The Zambia Revenue Authority should monitor these projects from the very beginning and determine the prevailing market prices of equipment and other consumables that are brought into the country. If all this is left to the mining houses to determine and report on their own, they will continue declaring losses and never pay taxes to the government or will pay minimal amounts because of the exaggerated costs.

The supervision of all this calls for highly qualified and experienced personnel in the Ministry of Mines, and at the Zambia Revenue Authority and Ministry of Finance in general. You cannot employ fresh university or college graduates to monitor the activities of an industry they don't fully know, they have never worked for or with. How can they be expected to understand things they have never experienced? They need to be trained by seconding them to the industry so that they get to know the operations of mines. Emphasis should be made in the critical areas that are relevant to the operations of the Zambia Revenue Authority or the Ministry of Mines. By saying this, we are not in any way implying that other auxiliary operations should be neglected. No. What we are saying is that emphasis should be placed on issues that are important in relation to the two institutions.

This issue of experience is more serious or pronounced within the Ministry of Mines. For instance, how do you employ a mining engineer or metallurgist and send them to inspect a mine when they have no practical or work experience of how a mine operates? What type of standards can such an engineer set? What regulatory role can such an engineer really play?

That they are mining engineers or metallurgists with bachelor of science degrees from the university does not in itself mean that they understand the operations of the operations of mines. Technology has advanced so much that some of the theoretical things they learn are simply for the classroom, are outdated and of no practical use anywhere. An engineer needs the practical experience to effectively execute his or her regulatory duties. What can a fresh university graduate advise policy-makers on issues relating to the mines if they have never worked there? These are some of the engineers running or managing our regulatory institutions - with no clue about what really happens in a mine.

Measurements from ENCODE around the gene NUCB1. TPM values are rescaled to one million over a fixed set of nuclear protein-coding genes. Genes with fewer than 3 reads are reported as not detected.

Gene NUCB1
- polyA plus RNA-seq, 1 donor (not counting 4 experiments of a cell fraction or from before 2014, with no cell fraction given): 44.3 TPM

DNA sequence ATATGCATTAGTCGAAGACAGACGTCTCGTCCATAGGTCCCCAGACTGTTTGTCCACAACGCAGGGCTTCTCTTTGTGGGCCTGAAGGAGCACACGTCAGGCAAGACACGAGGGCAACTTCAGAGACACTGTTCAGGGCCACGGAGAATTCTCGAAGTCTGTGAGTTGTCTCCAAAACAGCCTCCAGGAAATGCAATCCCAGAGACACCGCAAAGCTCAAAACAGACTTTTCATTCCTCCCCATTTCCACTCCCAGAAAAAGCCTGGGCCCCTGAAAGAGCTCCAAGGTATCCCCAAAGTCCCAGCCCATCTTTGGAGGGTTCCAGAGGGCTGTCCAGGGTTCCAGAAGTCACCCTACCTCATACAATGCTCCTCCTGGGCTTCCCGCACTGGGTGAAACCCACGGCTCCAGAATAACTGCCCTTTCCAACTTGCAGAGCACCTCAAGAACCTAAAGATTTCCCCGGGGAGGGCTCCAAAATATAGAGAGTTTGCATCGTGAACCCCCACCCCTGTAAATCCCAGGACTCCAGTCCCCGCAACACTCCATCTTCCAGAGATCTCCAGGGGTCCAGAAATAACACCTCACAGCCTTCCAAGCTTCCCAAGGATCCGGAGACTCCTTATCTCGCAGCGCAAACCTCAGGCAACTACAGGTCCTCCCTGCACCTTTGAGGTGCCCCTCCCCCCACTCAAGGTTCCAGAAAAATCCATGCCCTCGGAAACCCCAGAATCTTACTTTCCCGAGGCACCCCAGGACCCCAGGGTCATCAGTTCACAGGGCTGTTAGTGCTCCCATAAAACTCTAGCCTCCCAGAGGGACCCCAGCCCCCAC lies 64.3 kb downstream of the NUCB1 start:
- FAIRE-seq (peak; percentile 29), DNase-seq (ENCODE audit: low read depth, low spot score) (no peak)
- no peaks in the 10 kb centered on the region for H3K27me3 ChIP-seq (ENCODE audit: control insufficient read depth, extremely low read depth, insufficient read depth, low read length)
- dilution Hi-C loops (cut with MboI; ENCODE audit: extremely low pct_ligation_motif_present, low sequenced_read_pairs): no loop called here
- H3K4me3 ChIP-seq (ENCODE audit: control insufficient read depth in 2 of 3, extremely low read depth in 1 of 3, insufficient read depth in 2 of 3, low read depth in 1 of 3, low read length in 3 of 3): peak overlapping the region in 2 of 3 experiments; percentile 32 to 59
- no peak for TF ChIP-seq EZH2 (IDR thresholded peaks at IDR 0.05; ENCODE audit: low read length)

Mining requires some practical experience and is different from lecturing, where one teaches what is written in textbooks without any practical experience. One can proceed and get a PhD without any practical experience.

We, therefore, urge the leadership of our country to mull over things and without prejudice consider the issues we are raising. If we are to get something meaningful out of the exploitation of our mineral resources, we have to increase our understanding of how best to deal with the mining corporations.

This is a complicated industry requiring a lot of experience and knowledge on the part of our policy-makers and the regulatory authorities. At the moment, this is seriously lacking. And as a result of this, the country is getting very little, if not nothing, from the exploitation of its mineral wealth by transnational mining corporations. This cannot continue. Some patriotism is needed. There is need for responsibility to the current and future generations.

If we can't get anything meaningful from the exploitation of our mineral wealth, let's leave that to the future and more competent generations to beneficially or profitably undertake.